Three years ago, I was fresh from what was then the worst breakup of my life. I drank a lot, smoked even more and stopped going to school. I spent all day angry and sad and confused. I wanted to feel something else, so I sought out some play partners and had a super rough threesome. We crossed so many of my boundaries; going along with it was easier than saying the pain wasn’t good for me. And maybe, if something hurt more than the pain of my breakup, it would erase it and I could function again. But even though I let my body be used in a way I thought I wanted it to be used, and even though I had bruises for days, I didn’t feel any better. The physical pain was exactly what I wanted, but I also wanted it to erase my emotional pain, and it didn’t.
Last May, I finished a project I’d been working on for a very long time and rewarded myself with hand tattoos. I drafted them with the artist and sat very still as she began. The pain was exquisite: sharp, pointed, endorphin-laced. I left the tattoo parlor with sweet new body art and a clear head. It was like I’d been in a stuffy home heated by a radiator and had stepped outside into crisp winter air. My pain took me exactly where I wanted to go.
Ignoring my limits is different from pushing them. Pushing my limits is a fun challenge; ignoring them can force my play out of the realm of play and into dangerous territory. For me as a masochist, there’s a thin line between (intentional, safe, risk-aware) self-hurt and (risky, non-negotiated) self-harm. Assuming I take care to play with safe tops and dominants, I become the greatest risk to myself if I’m not thinking about masochism holistically.
In moments of unhealthy masochism, I want to ignore a situation or escape a feeling. I don’t want to articulate my desires. And when I experience pain, it feels like static. The life pain interferes with the play pain, and I use the play pain to try to drown out the life pain until I can’t tell which is stronger. Until I ignore my limits, putting myself and my partner in more danger than we signed up for.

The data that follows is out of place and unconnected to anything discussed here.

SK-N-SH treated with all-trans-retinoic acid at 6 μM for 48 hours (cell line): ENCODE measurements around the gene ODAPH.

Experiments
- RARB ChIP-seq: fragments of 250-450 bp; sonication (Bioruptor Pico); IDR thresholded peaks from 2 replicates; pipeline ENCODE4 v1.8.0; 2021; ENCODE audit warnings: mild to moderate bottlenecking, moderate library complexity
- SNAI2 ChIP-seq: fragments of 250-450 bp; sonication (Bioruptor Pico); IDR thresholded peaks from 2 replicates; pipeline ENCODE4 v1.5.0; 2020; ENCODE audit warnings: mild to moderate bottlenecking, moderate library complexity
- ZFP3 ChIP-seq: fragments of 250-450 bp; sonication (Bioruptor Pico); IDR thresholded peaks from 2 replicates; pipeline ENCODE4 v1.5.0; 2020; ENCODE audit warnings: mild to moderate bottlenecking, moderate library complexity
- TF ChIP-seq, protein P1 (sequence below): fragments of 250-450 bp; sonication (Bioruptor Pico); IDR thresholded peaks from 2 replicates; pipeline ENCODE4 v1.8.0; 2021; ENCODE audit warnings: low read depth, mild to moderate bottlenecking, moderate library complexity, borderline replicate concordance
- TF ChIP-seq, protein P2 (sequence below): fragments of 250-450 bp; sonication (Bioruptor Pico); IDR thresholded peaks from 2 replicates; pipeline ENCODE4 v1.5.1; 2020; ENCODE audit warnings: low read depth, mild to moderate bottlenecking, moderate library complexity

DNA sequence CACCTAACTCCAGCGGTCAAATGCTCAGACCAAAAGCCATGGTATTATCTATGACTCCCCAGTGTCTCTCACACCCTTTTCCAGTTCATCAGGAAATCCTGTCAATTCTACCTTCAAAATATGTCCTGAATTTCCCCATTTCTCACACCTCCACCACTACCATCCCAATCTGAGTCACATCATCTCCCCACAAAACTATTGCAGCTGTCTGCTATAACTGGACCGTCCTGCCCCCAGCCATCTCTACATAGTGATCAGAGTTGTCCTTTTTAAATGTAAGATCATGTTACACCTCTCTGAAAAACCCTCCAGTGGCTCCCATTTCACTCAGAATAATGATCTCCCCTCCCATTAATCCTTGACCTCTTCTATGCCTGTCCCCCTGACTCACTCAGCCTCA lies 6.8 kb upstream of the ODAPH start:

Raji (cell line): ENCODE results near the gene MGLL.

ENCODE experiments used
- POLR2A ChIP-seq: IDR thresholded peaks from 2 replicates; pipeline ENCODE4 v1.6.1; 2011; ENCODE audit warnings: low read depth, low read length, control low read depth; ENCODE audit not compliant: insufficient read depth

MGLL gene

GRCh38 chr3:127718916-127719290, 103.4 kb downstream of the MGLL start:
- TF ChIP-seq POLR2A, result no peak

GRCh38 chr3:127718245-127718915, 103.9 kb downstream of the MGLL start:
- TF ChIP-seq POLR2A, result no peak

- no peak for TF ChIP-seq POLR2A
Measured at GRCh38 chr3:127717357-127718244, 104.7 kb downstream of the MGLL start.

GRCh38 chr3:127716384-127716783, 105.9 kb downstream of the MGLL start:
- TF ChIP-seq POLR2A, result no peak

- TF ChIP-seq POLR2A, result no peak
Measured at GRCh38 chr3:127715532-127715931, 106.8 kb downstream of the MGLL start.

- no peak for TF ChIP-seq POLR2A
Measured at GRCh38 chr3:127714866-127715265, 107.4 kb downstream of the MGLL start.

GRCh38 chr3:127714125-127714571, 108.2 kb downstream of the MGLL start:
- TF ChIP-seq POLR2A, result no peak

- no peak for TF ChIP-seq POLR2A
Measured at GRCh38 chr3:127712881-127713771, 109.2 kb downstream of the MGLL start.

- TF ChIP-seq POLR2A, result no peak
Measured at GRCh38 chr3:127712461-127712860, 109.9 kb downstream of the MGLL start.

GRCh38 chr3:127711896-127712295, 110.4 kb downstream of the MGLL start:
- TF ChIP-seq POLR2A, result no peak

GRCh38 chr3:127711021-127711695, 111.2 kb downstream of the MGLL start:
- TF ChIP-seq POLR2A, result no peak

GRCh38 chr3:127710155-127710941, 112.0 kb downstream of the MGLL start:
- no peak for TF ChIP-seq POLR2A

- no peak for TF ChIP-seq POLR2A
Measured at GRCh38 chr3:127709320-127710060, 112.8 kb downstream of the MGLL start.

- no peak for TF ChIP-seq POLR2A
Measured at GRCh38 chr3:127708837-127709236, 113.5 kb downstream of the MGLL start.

Instead, I try to approach my masochism holistically. I’m starting to know what unhealthy masochism feels like in my body and brain, and I’ve learned to check in with myself before playing; to have a few moments of silence or meditation to help me take inventory of where I am. I acknowledge my limits to myself and to my partner. If I’m not all there mentally, I stop playing, alert my partner, and work to bring myself back to the scene before we continue. Holistic masochism recognizes that I’m not just a sex machine, but a whole person who has to exist before and after play.
In holistic masochism, I can embrace the feelings pain brings up for me. More than any other aspect of BDSM, I think masochism has the most potential to bring me into the present. The way that controlled pain demands my attention is deeply erotic for me. When I’m listening to my body and respecting my own boundaries and limits, that environment can lead to clarity and tranquility. I feel disoriented in the loveliest way — just as soon as I can focus on one sensation, another occurs. I don’t have enough time to recover or anticipate, so I just have to experience. As my whole self.
YES YES YES OMG SO MUCH YES
That is beautiful written, im really enjoying reading your explorations and thoughts. Great article
This gives me a lot to think about. I just wish I had other women to talk to about this kind of stuff. It would definitely help my mental health and sexual growth. Being self aware is easy until you add more stuff into the mix, for me at least. Can’t wait for the next post. Keep up the good writing :)
I love this. Thank you.
This was lovely, and models a type of self-awareness we all need. Thank you for sharing!
Very poignant, Alaina. A lot for me to think about and process. Particularly in relation to my past.
This is so important and so amazingly written! Yes yes yes a thousand times yes.
The way that you articulate your thoughts and experiences with subbing is incredible. I feel like I’ve been trying for years to put into words what you’ve said here. Thank you for your insight!